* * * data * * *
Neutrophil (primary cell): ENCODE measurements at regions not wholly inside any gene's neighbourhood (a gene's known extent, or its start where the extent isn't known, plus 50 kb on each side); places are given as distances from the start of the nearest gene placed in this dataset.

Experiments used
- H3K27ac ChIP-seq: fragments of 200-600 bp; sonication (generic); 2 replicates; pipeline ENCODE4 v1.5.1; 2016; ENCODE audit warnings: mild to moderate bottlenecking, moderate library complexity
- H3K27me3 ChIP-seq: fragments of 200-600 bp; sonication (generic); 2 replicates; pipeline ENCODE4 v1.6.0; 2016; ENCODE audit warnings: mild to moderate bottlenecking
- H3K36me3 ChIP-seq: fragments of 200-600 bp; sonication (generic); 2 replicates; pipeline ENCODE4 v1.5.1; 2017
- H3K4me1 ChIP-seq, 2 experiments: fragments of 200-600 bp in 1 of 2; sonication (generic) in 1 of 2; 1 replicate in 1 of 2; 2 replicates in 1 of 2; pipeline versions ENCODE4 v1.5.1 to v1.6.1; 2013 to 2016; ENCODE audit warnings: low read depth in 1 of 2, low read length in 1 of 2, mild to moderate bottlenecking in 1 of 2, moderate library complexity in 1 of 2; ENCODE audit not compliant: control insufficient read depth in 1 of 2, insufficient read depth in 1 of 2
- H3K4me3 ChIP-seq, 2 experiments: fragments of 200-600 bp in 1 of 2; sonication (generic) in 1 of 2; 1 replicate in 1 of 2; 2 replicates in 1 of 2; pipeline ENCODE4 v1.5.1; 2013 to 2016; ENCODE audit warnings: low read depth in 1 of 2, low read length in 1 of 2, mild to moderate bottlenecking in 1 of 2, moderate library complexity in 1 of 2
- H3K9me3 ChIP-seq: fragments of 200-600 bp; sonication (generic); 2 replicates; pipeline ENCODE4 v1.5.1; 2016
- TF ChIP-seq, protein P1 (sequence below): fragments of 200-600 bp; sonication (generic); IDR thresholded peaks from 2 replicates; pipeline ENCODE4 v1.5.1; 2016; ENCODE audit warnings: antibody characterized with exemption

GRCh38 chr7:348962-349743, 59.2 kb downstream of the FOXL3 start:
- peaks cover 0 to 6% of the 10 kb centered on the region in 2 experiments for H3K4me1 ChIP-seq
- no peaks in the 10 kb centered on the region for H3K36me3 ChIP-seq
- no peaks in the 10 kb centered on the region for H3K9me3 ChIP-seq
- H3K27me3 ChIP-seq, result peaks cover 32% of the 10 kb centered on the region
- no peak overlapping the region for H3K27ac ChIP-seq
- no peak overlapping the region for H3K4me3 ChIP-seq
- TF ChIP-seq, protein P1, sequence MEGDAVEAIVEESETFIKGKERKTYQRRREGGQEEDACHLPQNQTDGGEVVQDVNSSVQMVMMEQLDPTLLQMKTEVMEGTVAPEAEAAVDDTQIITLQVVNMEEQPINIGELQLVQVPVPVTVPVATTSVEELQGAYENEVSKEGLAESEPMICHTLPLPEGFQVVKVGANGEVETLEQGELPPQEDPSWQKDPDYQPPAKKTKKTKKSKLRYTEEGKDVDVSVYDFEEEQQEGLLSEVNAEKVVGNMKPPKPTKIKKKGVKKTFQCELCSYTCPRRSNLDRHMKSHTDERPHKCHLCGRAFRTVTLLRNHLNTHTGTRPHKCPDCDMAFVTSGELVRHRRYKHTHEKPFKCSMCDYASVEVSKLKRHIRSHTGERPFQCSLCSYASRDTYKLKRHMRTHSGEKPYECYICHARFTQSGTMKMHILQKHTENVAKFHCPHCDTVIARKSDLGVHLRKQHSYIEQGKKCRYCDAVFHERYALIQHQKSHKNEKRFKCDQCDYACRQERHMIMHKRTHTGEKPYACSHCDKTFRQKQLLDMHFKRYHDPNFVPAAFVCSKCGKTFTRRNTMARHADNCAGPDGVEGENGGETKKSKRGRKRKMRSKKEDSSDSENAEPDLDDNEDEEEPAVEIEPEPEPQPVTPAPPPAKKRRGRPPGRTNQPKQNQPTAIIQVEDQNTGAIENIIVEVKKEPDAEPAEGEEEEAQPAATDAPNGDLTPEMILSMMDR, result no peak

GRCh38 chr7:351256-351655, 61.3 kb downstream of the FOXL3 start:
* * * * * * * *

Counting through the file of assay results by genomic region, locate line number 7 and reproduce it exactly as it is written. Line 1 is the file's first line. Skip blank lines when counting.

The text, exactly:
- H3K4me3 ChIP-seq, 2 experiments: fragments of 200-600 bp in 1 of 2; sonication (generic) in 1 of 2; 1 replicate in 1 of 2; 2 replicates in 1 of 2; pipeline ENCODE4 v1.5.1; 2013 to 2016; ENCODE audit warnings: low read depth in 1 of 2, low read length in 1 of 2, mild to moderate bottlenecking in 1 of 2, moderate library complexity in 1 of 2